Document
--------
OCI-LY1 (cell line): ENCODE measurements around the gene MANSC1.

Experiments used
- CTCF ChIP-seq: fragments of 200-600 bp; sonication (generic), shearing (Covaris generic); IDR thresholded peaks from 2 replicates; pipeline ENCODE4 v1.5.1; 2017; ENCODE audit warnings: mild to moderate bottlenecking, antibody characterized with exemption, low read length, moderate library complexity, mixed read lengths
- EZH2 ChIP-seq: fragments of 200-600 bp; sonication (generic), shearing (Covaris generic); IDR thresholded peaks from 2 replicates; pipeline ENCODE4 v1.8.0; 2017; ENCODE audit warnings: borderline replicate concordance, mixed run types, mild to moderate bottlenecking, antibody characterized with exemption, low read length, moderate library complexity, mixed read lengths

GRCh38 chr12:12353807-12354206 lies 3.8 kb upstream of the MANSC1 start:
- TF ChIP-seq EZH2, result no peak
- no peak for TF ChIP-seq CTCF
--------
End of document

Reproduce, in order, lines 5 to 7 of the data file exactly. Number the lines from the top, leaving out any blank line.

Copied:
GRCh38 chr12:12353807-12354206 lies 3.8 kb upstream of the MANSC1 start:
- TF ChIP-seq EZH2, result no peak
- no peak for TF ChIP-seq CTCF